Jewish World Review Sept. 23, 2004 / 8 Tishrei, 5764
A blank resume
If someone applied to you for a job but didn't want to talk about what he has been doing in the last 20 years, wouldn't you be suspicious? Might you not think he was insulting your intelligence by expecting you to hire him on the basis of what he did decades ago?
Yet for the most important job in this country indeed, the most important job in the world Senator John Kerry has applied by talking about what he did in a wholly different job back in the 1960s.
Never mind that people who were actually there with him in the 1960s dispute what a great job he did then. Let us assume, for the sake of argument, that he did all the things he said he did and none of the things that eyewitnesses in Vietnam said he did. How does that qualify anyone to be President of the United States?
The Kerry campaign and the liberal media want to make this election a referendum on President Bush, especially as regards Iraq. That too is an insult to our intelligence.
If the same job applicant who won't discuss his own qualifications just keeps complaining about the performance of someone whose job he wants to take, would you think that was enough reason to hire him?
Anybody can complain. Anybody can make great promises. And anybody can insult your intelligence by expecting you to vote for him on that basis.
Has the war in Iraq gone according to plan? No! But name any war that did.
Even World War II the "good war" of "the greatest generation" didn't go according to plan. The invasion of Normandy was a historic feat but lots of things went wrong.
Our paratroops who were dropped behind enemy lines were dropped in the wrong places. Intelligence reports about the big gun emplacements our troops were supposed to knock out turned out to be wrong.
Our own bombers accidentally dropped bombs on American troops, killing over a hundred men. We got caught completely by surprise by the German counter-attack that led to the Battle of the Bulge. But we won the war and that's the bottom line.
Any Civil War buff can spend hours telling you all the mistakes that were made on both sides. Robert E. Lee, whom many regard as the greatest general in that war, was so mortified by one of his disasters that he offered his resignation.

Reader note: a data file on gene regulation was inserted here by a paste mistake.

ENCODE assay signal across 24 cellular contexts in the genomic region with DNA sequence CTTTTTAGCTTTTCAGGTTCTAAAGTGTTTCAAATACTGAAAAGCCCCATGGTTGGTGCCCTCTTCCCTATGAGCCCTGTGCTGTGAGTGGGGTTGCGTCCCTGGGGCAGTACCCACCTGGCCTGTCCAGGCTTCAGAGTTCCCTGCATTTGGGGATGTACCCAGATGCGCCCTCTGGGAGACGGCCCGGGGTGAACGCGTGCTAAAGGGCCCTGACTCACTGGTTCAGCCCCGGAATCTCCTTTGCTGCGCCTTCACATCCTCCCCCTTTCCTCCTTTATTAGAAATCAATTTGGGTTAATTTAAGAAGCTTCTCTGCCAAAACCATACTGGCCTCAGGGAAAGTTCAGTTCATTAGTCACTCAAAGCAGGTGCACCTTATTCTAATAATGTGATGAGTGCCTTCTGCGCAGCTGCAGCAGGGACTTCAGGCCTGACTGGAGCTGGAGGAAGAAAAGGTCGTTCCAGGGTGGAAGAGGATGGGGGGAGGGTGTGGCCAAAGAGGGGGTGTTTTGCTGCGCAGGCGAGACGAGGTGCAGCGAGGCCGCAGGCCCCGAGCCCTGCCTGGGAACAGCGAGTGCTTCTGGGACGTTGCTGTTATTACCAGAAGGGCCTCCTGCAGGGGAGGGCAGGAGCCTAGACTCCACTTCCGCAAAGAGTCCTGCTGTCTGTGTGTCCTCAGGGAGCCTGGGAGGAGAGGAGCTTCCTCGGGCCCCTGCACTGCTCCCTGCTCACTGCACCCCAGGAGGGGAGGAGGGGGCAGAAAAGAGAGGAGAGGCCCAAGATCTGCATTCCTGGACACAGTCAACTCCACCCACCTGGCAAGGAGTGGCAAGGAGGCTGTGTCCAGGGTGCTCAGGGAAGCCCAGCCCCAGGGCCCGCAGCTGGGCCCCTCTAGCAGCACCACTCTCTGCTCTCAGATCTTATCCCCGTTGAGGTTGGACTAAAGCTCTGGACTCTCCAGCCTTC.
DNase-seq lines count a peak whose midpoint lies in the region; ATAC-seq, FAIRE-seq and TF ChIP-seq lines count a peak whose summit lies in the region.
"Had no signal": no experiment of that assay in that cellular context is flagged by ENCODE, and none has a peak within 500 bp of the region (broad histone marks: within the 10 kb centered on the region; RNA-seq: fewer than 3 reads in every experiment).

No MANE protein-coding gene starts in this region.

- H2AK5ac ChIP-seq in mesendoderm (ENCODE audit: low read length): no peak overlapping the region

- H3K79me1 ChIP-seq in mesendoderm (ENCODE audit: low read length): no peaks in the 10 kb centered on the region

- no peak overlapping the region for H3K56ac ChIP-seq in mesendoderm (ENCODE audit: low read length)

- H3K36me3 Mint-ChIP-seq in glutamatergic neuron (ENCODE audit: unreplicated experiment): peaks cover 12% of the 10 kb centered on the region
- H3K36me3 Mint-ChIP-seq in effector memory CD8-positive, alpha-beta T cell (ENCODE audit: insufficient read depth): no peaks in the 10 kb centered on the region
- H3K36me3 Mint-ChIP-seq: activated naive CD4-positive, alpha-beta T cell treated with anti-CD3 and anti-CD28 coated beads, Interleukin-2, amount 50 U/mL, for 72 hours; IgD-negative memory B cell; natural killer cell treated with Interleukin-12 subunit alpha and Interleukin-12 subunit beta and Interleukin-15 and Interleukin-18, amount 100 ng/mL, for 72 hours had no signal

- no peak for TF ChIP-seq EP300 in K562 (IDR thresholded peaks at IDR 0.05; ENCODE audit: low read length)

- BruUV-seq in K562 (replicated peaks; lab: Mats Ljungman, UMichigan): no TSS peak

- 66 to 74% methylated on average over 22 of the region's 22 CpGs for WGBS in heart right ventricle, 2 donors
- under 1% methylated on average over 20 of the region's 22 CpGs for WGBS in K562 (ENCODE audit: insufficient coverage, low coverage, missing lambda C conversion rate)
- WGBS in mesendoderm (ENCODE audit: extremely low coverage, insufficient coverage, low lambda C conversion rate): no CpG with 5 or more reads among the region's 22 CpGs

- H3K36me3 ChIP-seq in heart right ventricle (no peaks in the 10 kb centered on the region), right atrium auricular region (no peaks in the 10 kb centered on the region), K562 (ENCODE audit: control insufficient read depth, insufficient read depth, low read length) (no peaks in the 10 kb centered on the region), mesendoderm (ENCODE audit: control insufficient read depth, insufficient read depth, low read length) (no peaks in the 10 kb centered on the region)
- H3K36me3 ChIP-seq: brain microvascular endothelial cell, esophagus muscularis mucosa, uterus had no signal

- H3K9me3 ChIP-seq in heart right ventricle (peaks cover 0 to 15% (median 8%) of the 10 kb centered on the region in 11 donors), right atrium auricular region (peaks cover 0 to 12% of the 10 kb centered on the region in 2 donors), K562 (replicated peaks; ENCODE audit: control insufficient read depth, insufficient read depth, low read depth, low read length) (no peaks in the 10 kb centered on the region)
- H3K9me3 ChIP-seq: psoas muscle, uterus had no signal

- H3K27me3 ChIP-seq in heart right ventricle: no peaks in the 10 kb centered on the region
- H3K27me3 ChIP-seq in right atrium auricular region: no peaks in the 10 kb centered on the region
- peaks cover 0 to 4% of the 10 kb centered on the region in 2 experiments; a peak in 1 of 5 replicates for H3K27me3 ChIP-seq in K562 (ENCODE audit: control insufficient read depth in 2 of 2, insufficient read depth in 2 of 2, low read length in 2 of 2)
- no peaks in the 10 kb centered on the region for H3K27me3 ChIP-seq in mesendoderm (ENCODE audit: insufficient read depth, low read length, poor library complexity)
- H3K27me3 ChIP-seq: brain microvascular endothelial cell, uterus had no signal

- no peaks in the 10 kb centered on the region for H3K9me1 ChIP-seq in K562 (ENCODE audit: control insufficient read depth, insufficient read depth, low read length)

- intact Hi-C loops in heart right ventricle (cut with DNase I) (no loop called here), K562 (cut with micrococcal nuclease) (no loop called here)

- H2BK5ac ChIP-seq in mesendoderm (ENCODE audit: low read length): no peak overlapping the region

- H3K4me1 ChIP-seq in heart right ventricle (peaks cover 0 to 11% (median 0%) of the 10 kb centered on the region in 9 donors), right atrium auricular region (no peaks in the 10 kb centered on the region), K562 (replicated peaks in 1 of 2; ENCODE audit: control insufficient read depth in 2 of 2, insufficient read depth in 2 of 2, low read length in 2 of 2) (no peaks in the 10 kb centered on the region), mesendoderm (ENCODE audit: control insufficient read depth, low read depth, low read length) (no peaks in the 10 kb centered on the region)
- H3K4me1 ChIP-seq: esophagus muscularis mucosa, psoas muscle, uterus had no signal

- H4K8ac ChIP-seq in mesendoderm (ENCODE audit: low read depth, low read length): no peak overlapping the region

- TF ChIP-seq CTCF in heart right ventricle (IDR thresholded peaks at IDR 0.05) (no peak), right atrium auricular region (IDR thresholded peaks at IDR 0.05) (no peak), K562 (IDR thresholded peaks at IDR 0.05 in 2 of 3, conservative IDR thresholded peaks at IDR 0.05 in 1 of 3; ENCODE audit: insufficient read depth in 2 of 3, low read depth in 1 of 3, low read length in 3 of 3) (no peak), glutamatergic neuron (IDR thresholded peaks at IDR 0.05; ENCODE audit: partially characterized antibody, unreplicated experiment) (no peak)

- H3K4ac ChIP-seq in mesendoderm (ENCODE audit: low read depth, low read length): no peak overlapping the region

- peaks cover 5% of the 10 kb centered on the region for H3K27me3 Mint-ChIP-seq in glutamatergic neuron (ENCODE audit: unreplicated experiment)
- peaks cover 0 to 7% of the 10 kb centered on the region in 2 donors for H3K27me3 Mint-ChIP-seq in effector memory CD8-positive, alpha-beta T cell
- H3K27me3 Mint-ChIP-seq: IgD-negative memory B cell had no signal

Mistakes in war are not new. What is new is a widespread lack of realism about war, especially among people who have never been in the military, who are like the proverbial little kid on a trip who keeps asking: "Are we there yet?"
This is the constituency that Senator Kerry is appealing to with his reckless attacks on the President and his loud assertions that he could do better. But just what has Senator Kerry actually done better during his long political career?
Not national defense, with his record of having voted repeatedly to cut the military budget and the budget of the intelligence agencies. The whole gambit of making Vietnam the centerpiece of the Kerry campaign makes sense only as a way of enabling his spinmeisters to say: "How dare you question his record on national defense, when he has defended this nation in battle?"
Nor do Senator Kerry's denunciations of the intelligence agencies mean that he would do a better job in that department. As a member of the Senate committee on intelligence, John Kerry missed three-quarters of its public meetings.
Confronted with this, the Kerry camp replied that this does not count what he did in the closed meetings of the intelligence committee. Moreover, his spinmeisters added, he was vice-chairman of that committee.
But Senator Kerry refused to give permission for the committee to release his attendance records at the closed meetings. And, as far as being vice-chairman, that was Senator Bob Kerrey.
How many times must John Kerry insult our intelligence before the voters get it? Incidentally, have you noticed how both the Democrats and the liberal media avoid referring to him as "Senator"? Using that title would raise the awkward question of what John Kerry has actually done in the Senate. Not much.
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JWR contributor Thomas Sowell, a fellow at the Hoover Institution, is author of several books, including his latest, "Applied Economics: Thinking Beyond Stage One." (Click HERE to purchase. Sales help fund JWR.)
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